New device translates words into vibrations for deaf
Scientists have created a new wearable device that translates spoken words into vibrations - helping hearing impaired people perceive speech in a completely new way.
Washington: Scientists have created a new wearable device that translates spoken words into vibrations - helping hearing impaired people perceive speech in a completely new way.
The new device, known as the VEST (versatile extra-sensory transducer), can be worn on top of clothing or underneath.
The device depends on sensory substitution which involves feeding information from one sense into another.
"At the end of the day, your sensory receptors are all sending electrical signals to the brain," Scott Novich, neuroscientist at the Baylor College of Medicine in the US, was quoted as saying in a LiveScience report.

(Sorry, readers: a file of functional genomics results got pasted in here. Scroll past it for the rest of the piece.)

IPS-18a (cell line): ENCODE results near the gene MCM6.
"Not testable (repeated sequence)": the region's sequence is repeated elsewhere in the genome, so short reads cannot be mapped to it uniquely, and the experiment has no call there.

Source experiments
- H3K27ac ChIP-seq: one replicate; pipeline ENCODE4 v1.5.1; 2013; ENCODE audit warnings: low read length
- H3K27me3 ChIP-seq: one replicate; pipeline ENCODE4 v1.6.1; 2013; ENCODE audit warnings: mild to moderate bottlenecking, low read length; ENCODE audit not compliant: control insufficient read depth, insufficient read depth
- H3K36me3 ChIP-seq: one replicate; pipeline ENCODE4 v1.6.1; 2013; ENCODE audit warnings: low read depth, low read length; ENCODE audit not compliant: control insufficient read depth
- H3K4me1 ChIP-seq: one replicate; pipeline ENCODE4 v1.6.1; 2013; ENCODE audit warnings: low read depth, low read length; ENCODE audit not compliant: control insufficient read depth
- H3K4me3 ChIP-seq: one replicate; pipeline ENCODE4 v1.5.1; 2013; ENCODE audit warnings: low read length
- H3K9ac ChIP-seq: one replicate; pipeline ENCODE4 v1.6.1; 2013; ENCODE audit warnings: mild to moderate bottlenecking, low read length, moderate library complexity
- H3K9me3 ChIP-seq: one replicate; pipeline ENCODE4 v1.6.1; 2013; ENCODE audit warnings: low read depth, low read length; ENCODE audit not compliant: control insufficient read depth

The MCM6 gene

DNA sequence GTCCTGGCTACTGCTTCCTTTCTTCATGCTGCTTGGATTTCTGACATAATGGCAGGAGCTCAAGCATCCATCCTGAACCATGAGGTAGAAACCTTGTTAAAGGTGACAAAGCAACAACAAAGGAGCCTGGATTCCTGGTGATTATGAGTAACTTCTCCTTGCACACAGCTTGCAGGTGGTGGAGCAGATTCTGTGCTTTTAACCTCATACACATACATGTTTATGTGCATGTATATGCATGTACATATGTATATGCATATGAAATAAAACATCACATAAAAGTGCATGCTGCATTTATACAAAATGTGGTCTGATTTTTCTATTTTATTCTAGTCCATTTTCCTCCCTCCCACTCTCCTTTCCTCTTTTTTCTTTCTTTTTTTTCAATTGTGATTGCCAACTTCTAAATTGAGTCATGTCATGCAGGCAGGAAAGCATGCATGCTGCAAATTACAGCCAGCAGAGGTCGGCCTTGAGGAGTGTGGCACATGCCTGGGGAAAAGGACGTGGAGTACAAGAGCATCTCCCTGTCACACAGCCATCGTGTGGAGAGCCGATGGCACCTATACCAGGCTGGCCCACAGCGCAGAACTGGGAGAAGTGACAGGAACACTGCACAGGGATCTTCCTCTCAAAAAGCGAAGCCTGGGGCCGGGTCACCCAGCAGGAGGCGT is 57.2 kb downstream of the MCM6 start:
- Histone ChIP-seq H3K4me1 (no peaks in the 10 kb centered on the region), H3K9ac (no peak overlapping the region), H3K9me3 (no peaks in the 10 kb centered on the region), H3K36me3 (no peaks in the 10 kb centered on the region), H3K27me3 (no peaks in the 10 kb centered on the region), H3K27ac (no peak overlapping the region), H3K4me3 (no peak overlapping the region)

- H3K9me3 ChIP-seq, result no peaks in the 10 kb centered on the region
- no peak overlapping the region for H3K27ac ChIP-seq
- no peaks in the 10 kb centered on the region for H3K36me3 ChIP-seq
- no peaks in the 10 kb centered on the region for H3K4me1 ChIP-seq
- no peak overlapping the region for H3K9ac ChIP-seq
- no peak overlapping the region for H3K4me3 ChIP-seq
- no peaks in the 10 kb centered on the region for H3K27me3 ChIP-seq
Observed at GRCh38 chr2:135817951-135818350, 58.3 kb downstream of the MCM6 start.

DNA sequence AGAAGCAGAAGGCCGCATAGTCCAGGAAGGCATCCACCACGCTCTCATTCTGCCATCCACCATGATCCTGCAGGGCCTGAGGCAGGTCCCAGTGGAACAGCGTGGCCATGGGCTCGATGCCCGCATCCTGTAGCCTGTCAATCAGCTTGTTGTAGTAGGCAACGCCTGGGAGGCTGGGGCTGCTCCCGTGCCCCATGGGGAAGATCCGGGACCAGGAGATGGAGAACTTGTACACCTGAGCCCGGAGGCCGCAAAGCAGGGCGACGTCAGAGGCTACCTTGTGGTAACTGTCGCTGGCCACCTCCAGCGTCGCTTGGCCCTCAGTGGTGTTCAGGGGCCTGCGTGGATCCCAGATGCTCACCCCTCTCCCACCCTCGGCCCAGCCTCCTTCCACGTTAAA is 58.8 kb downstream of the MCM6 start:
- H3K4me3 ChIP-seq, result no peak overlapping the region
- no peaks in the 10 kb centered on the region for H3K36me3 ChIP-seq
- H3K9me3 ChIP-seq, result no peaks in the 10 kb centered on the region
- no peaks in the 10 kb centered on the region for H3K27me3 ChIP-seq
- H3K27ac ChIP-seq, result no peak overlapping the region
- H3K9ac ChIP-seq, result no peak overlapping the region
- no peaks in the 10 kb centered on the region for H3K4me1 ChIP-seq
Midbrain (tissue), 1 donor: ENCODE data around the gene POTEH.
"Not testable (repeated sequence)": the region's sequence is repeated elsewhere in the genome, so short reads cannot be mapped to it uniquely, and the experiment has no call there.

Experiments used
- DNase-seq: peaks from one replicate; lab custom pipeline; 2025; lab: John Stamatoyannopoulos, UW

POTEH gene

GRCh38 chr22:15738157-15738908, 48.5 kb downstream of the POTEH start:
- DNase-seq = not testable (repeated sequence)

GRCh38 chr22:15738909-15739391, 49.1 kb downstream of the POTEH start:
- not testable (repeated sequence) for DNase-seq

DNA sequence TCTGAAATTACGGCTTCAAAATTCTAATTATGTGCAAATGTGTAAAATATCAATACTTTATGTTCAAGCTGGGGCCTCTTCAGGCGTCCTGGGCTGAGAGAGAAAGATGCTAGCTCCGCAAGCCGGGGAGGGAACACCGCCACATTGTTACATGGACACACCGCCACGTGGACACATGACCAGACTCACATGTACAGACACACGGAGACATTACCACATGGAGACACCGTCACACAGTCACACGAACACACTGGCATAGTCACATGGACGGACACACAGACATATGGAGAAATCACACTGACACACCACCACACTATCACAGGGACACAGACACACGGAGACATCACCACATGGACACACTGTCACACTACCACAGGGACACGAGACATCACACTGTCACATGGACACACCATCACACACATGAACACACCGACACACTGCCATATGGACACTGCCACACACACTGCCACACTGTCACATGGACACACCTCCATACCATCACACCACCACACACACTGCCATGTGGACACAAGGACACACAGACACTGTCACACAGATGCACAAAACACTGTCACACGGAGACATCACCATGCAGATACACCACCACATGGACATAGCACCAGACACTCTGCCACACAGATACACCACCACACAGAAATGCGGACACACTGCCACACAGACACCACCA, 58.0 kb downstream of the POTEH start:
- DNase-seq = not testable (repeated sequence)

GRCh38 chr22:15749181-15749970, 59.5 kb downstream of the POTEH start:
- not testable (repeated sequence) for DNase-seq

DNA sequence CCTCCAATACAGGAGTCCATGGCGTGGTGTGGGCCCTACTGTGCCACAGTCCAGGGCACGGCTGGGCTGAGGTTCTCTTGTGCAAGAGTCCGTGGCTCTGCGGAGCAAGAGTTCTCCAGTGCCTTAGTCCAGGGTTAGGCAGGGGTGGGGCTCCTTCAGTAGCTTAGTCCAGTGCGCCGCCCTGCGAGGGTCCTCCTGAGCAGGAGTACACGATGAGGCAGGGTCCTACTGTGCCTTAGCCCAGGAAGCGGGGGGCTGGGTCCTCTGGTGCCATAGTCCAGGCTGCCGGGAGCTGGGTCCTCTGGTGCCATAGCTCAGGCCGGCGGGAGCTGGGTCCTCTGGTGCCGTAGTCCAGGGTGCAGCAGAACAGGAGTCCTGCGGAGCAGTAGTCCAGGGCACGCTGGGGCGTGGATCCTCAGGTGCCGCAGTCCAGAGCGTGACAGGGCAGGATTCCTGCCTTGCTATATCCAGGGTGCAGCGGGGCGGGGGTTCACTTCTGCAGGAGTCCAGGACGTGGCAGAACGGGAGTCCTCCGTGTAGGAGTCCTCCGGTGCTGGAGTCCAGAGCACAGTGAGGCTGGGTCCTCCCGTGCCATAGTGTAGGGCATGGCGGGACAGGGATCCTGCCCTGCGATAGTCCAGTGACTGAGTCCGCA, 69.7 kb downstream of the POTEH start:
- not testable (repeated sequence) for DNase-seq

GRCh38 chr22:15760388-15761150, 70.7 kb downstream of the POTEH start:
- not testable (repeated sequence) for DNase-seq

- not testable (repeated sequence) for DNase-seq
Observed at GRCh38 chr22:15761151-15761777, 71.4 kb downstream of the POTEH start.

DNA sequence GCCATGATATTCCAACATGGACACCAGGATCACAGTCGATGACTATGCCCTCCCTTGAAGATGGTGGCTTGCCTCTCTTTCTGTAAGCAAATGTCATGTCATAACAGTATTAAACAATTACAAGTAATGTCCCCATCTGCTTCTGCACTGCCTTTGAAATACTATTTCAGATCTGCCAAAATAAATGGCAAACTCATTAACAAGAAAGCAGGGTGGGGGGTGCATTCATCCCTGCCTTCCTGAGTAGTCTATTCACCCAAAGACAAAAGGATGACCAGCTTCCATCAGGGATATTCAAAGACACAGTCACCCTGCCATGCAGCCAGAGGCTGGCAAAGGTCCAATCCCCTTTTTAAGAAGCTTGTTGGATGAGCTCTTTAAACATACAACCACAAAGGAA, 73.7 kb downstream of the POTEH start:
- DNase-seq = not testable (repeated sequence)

A microphone on the vest captures sounds from the surroundings and feeds them into an Android tablet or smartphone.
The smartphone then extracts the audio relevant to speech and converts it into unique patterns of vibration in about 24 sounds.
Novich and his colleague David Eagleman have tested the device on a handful of deaf and hearing volunteers.
They compared two different algorithms for translating words into vibration.
Both the deaf and hearing participants can learn to interpret spoken words as patterns of vibration on the skin.
The research was presented at the 44th annual meeting of the Society for Neuroscience in Washington, DC, recently.